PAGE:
Eremophila macmillaniana facts for kids
Quick facts for kidsEremophila macmillaniana
Eremophila macmillaniana, commonly known as grey turpentine bush, is a flowering plant in the figwort family, Scrophulariaceae and is endemic to Western Australia. It is an erect shrub with broad, grey leaves and cream-coloured or pink flowers with red or purple spots on the outside.
Eremophila macmillaniana is a shrub or small tree growing to a height of up to 4 m (10 ft). The leaves and branches are covered with a layer of matted grey hairs that gradually become saturated with resin and are then difficult to see. The leaves are arranged alternately along the branches and are clustered near the ends of them. They are oblong to lance-shaped, tapering towards the ends and are mostly 23–54 mm (0.9–2 in) long, 5.5–15 mm (0.2–0.6 in) wide and often rough or wrinkled.
The flowers are borne singly in leaf axils on a grey, hairy stalk which is 7.5–14.5 mm (0.3–0.6 in) long. There are 5 overlapping, pale reddish-purple, lance-shaped sepals which are 18–32 mm (0.7–1 in) long. The petals are 25–32.5 mm (0.98–1.3 in) long and are joined at their lower end to form a tube. The petal tube is pink or cream-coloured with red to purple spots on the outside. The inside and outside surfaces of the tube and petal lobes are mostly glabrous, except that the middle of the lower lobe and the inside of the petal tube are covered with hairs. The 4 stamens extend slightly beyond the end of the petal tube. Flowering occurs from June to September and the fruits which follow are dry, woody, oval-shaped with a tapering end and are 6.5–11 mm (0.3–0.4 in) long.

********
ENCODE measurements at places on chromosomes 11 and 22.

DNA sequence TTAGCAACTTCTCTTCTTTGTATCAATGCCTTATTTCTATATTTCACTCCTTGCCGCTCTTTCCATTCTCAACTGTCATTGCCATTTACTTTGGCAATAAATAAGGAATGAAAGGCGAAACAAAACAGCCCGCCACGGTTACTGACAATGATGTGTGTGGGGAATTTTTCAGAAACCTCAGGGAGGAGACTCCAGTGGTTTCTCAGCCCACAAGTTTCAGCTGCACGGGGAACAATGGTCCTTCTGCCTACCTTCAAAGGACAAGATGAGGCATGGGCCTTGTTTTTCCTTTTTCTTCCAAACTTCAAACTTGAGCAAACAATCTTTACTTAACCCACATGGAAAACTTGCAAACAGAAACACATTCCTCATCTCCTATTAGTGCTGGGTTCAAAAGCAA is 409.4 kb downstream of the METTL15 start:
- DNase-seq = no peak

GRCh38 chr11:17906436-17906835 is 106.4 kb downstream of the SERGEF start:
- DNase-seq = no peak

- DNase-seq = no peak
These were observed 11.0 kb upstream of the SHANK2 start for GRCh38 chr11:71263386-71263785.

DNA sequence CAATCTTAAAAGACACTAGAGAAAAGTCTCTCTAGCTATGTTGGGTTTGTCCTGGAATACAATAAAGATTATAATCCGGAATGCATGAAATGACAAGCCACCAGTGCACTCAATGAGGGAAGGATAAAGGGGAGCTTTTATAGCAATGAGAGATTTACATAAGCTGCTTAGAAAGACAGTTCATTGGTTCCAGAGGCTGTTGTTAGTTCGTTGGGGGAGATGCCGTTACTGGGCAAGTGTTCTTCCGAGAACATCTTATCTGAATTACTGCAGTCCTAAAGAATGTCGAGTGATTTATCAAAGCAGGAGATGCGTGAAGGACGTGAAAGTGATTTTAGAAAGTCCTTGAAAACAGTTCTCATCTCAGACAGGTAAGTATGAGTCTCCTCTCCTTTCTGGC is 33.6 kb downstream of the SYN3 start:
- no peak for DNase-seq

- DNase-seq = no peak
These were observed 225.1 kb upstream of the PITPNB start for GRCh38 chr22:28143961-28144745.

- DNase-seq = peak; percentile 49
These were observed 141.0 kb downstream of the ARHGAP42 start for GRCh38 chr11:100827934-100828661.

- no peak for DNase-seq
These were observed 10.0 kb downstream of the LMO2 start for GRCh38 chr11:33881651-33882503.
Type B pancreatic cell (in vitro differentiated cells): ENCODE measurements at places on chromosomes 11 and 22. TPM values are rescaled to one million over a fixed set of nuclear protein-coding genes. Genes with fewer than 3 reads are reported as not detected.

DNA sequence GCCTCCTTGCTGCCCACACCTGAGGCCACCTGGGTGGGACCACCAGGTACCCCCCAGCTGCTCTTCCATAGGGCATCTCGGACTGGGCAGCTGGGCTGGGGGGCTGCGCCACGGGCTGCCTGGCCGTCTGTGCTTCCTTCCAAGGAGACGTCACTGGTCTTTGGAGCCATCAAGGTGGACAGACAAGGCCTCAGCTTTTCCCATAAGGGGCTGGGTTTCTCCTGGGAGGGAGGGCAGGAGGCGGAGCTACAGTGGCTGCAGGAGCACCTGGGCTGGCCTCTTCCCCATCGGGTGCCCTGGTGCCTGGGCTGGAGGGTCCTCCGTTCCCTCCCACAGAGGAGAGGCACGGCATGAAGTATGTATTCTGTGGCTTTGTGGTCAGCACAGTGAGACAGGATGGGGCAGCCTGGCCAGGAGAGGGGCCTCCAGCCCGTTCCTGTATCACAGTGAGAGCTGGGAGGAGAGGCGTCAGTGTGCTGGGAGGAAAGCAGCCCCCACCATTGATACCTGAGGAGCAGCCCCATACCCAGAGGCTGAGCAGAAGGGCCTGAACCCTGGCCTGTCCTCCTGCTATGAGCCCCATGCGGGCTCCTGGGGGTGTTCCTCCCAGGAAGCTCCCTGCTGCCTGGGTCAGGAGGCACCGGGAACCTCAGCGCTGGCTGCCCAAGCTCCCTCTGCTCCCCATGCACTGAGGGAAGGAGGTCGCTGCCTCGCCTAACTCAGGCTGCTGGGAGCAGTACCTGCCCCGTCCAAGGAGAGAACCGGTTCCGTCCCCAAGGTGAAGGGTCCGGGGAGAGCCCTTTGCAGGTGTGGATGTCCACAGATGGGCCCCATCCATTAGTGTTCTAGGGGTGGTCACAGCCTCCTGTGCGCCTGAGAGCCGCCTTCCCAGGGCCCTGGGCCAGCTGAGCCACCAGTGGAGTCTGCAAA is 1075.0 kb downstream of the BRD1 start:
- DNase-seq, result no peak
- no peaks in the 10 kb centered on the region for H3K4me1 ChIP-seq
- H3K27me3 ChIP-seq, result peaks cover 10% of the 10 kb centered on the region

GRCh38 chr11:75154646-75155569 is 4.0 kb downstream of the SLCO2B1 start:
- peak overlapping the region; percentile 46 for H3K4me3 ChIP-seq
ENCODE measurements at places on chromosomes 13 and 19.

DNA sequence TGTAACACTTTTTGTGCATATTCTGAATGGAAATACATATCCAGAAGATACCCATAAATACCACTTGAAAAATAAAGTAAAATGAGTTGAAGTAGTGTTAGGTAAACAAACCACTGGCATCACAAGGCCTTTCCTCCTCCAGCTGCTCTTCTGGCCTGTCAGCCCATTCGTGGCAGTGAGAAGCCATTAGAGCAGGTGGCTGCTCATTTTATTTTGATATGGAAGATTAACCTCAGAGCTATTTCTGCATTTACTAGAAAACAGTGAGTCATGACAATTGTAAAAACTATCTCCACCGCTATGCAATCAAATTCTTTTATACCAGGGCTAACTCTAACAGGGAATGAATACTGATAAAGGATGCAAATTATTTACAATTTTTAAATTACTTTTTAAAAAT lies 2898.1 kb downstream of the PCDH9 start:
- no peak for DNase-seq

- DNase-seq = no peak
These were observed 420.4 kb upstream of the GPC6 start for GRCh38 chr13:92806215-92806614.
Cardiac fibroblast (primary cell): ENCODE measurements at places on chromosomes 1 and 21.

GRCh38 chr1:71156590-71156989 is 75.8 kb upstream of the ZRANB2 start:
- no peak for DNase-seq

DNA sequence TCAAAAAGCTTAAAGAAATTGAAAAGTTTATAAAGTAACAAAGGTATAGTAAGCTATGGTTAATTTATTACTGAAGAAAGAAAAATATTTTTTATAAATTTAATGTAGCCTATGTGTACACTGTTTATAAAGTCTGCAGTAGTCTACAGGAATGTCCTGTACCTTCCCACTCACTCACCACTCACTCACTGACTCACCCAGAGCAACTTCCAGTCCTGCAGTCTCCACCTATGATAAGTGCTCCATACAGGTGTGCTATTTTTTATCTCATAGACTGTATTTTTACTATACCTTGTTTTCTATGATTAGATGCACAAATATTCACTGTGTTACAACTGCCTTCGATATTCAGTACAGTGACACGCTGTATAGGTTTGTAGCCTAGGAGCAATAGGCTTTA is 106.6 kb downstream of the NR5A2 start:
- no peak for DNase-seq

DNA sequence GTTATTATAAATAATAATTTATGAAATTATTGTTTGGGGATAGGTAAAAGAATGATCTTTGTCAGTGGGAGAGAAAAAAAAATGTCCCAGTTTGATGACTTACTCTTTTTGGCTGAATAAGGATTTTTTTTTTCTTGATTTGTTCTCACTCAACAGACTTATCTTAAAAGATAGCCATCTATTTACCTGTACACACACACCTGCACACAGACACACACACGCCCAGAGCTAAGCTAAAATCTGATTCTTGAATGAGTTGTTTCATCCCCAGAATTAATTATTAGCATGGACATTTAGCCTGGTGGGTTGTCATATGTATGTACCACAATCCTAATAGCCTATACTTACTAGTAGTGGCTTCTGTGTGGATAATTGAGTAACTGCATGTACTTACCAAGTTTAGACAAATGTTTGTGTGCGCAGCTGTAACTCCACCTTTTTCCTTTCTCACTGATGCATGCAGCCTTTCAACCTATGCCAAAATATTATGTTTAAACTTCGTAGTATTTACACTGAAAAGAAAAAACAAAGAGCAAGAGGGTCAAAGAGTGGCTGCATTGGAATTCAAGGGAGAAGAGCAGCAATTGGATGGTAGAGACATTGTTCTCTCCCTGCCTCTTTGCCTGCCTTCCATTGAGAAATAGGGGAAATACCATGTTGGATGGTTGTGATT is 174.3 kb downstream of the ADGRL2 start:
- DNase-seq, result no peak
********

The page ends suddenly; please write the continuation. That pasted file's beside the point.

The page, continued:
Taxonomy and naming
Eremophila macmillaniana was first formally described in 1864 by Charles Gardner in Journal of the Royal Society of Western Australia. The specific epithet (macmillaniana) honours Sir Robert Furse McMillan, Chief Justice of the Supreme Court of Western Australia from 1913 to 1931.
Distribution and habitat
Grey turpentine bush is widespread and common in the area between Meekatharra, Yalgoo and the Kennedy Range in the Carnarvon, Gascoyne and Murchison biogeographic regions. It grows in sandy or rocky soil on stony plains and hills.
Eremophila macmillaniana is classified as "not threatened" by the Western Australian Government Department of Parks and Wildlife.
Eremophila macmillaniana Facts for Kids. Kiddle Encyclopedia.